As those of you who are close friends and family know, my nephew passed away on Monday evening. He was 43 ½ years old and died of a sudden massive coronary. (Yes, he did have a cardiac history but had not been ill recently.) He was alone, sitting in a parked vehicle on a shopping center parking lot. Due to some confusion between the hospital and the police department, the family was not notified until Tuesday afternoon. A kind shopper, who happened to be a nurse, parked next to him and noticed he was slumped over in the seat and tried to rouse him. Unable to do so, she called 911 and began CPR. Unfortunately, it was too late.
I am heartened to know there are still folks in “the big city” who do care enough to take a chance and get involved. You read too many accounts of tragedies where witnesses later say they noticed something was awry but didn’t feel it was their place to do anything or to even call for help. I thank that kind lady for trying and I thank all of those out there who have acted in similar situations and, perhaps, were able to save someone’s life and save their families such heartbreaking loss.
I am also thankful that he was sitting still, parked, and not driving on the highway where the tragedy may have wreaked havoc on others had a collision occurred. Perhaps he realized this and intentionally did not start his car. I have to believe he was overcome quickly as he did not attempt to use his cell phone or call out for help.
I hope his friends remember him as a good guy, who was proud of his service in the United States Marines and belonged to the American Legion. (He served in the first Desert Storm.) There will be a military funeral on Monday. He was a Steelers fan, a pretty fair and adventuresome cook and enjoyed, of all things, listening to Dean Martin! (He always claimed to have been “born too late for the good music“.) He played on a darts team. Childless himself, he had four nieces and a nephew who will remember him as a “fun” uncle.
As we were closer in age than many aunts and nephews, we grew up more like brother and sister. We fought like siblings and banded together in the same way. He was in our home more than in his own parents’ home when he was young and he and my niece both credited my mother (and grandmother) with much of their formative life experiences. As a teenager and young adult he lived with his Dad and step-mother where they continued shaping him into the strong, intelligent adult he became.
After his Dad’s death less than 20 months ago, he and his step-mother remained close. In fact, it is she who was notified by the police and has had the daunting task of informing the family and putting together the funeral arrangements. He called her “Mom” and loved her as any young man can love a mother. She is truly a part of our family and I thank her for being there for him in good times and bad and for “taking care of him” now.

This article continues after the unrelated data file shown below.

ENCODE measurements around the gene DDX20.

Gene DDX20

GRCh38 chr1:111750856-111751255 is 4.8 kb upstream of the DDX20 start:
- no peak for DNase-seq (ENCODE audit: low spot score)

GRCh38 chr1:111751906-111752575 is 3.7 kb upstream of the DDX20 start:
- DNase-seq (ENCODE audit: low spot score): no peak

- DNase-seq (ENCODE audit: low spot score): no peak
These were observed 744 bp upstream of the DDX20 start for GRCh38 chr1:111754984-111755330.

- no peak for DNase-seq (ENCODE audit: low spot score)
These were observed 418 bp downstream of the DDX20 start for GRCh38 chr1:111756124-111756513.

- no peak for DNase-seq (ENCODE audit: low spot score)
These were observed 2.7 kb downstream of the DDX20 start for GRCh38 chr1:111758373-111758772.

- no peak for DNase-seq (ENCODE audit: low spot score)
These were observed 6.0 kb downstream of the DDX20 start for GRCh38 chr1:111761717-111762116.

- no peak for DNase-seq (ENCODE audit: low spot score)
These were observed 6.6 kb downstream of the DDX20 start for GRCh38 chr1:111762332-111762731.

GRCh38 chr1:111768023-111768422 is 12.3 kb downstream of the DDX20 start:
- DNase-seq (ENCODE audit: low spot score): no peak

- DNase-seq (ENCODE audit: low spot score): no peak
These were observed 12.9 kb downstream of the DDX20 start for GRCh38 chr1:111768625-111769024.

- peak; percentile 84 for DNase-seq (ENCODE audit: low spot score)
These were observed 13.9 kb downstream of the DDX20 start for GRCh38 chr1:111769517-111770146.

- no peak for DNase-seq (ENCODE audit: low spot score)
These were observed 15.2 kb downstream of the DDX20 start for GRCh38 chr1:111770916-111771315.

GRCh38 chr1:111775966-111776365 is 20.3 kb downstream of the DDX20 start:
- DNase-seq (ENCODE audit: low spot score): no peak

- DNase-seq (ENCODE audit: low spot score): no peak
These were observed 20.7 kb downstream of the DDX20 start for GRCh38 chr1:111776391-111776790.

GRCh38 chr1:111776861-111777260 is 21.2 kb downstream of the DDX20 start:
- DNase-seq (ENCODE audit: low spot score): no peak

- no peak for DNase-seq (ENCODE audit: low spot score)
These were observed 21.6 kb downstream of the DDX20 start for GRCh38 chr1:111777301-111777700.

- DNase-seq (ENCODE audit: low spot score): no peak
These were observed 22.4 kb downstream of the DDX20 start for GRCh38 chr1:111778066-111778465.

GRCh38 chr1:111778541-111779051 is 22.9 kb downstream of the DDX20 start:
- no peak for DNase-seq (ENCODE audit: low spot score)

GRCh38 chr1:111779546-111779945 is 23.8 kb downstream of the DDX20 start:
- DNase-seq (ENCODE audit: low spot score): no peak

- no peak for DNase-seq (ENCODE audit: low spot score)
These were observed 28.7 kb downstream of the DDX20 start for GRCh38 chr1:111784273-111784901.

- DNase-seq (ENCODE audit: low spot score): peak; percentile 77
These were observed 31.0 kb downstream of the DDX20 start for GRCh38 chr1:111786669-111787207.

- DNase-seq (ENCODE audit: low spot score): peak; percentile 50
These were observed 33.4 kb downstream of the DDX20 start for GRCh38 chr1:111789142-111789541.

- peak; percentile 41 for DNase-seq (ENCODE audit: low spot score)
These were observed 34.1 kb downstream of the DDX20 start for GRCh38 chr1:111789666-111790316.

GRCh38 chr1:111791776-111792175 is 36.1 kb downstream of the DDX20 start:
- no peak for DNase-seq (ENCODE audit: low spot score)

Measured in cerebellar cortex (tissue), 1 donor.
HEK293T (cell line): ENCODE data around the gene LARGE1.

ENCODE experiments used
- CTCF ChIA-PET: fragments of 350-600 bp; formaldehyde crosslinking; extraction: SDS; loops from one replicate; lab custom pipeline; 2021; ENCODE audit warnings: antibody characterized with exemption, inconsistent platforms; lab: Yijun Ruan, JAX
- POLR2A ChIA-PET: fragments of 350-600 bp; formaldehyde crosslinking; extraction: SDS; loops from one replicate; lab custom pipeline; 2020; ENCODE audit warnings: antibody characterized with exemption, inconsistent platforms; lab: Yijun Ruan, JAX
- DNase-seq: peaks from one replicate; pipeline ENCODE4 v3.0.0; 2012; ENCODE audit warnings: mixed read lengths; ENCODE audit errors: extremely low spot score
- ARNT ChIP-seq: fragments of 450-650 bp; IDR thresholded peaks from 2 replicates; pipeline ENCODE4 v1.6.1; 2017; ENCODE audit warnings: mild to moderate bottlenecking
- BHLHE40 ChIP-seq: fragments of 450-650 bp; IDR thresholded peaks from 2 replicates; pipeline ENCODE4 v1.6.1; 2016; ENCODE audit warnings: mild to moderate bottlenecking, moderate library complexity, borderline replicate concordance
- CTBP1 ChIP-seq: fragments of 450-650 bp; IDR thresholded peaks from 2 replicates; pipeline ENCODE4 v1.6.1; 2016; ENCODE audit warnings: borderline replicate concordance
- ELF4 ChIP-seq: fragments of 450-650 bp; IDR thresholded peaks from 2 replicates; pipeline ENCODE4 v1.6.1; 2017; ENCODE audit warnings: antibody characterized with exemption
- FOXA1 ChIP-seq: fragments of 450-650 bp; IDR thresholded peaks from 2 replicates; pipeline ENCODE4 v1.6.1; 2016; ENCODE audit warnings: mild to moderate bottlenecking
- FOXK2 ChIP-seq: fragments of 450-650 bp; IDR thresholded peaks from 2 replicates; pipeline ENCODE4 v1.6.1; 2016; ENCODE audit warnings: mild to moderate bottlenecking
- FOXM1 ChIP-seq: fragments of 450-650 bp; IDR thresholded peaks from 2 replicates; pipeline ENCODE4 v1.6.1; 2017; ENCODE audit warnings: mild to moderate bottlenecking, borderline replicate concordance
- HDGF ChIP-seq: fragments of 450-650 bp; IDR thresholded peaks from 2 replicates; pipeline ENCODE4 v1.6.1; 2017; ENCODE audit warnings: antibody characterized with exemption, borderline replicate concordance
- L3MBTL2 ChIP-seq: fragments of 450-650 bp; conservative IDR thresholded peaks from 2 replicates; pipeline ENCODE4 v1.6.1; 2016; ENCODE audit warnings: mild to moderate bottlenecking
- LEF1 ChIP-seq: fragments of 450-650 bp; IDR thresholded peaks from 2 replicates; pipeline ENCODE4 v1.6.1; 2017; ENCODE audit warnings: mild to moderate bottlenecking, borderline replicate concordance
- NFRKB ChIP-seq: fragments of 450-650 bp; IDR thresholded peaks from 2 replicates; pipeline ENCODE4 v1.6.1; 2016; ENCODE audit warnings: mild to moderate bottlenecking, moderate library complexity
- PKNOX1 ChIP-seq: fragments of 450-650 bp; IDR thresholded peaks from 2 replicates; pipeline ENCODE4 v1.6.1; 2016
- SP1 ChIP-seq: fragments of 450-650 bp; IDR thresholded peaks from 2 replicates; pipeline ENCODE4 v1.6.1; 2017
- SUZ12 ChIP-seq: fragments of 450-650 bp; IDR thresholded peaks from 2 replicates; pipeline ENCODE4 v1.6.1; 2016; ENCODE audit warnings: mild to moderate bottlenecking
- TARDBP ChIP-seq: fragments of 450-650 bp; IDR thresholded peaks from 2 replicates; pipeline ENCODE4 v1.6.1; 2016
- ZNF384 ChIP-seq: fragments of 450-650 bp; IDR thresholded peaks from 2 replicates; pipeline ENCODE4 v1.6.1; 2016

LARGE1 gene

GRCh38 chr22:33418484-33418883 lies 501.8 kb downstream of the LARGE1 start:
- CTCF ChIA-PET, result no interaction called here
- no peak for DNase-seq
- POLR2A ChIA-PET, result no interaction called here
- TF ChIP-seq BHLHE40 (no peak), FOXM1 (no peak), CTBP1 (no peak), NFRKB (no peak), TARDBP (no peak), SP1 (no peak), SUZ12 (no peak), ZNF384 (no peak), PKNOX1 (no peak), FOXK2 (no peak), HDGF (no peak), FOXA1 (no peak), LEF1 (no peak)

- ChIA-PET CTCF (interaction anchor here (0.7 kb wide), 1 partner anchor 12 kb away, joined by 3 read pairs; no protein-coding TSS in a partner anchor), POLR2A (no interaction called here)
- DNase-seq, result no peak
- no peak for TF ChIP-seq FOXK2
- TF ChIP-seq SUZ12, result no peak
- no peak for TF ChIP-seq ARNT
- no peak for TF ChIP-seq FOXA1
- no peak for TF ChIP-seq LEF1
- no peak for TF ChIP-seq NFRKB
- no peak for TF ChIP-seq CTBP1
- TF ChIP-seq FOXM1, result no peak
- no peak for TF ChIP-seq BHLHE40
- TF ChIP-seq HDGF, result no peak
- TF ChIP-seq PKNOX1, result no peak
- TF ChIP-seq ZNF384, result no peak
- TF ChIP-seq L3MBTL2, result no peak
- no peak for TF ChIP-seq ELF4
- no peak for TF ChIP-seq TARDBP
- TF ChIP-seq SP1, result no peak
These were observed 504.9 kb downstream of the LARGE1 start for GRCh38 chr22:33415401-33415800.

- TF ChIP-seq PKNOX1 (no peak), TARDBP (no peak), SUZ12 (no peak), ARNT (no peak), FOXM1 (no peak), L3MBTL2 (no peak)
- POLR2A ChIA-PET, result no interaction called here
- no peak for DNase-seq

Things have been dragged out for a few days as military funerals are scheduled by the Veterans’ cemetery involved and they tell the family when it can occur. We are lucky to have received a close date. I have known some who have been held at bay for weeks and, in the case of Arlington, even months.
I don’t think we, as a family and individually, have truly felt the full impact of this yet. That comes later when the hectic activity slows and we have time to just feel the loss. I was not involved in the chaos of planning the funeral or in the emptying of his apartment which was handled by his brother and sister and their spouses. I did make a number of calls to family and friends, among them, my sister, his mother.
They have been estranged for many years but she is his mother. It was a difficult call to make and, unfortunately, I had to do it late at night which somehow magnifies the news (as if it could get worse). She was, of course, greatly effected and has flown into town for the services. She is my sister and though we have had our differences over the decades, we have drifted closer in the last year or two as the immediate family has dwindled. My parents and brother are gone. She is the last surviving sibling.
Her poor relationship with her children has always been one of those issues that has grated on me. She has not done much better with her grandchildren either. I have seen and felt their pain over this issue for years. I am the one who picked her up from the airport and have her staying with me. I feel for her as I know she is somewhat of an outsider in this situation. I’m sure she has regrets and, now, with regard to her son, it is too late to mend fences. But, on the other hand, it is a world of her own making. I was pleased to see her go and spend time with my niece and her family today. Perhaps a light bulb will go off and she can begin working to improve that relationship now although, I’m not sure she fully realizes how tenuous it is. ( I'd like to remind all of you that time is NOT unlimited and you should work toward mending fences now. you can never predict when it will be too late.)
In the meantime, I feel caught in the middle. I am closer to the children and stepmother and feel the need to be with her and support her fully. They are the family I am with throughout the year on a regular basis. They are the folks I believe will be there for me when I need them. I also feel the need to be there for my sister. In the meantime, I need to deal with my own grief. It’s a tough and stressful situation.
Please keep us in your thoughts as we go through the next few difficult days.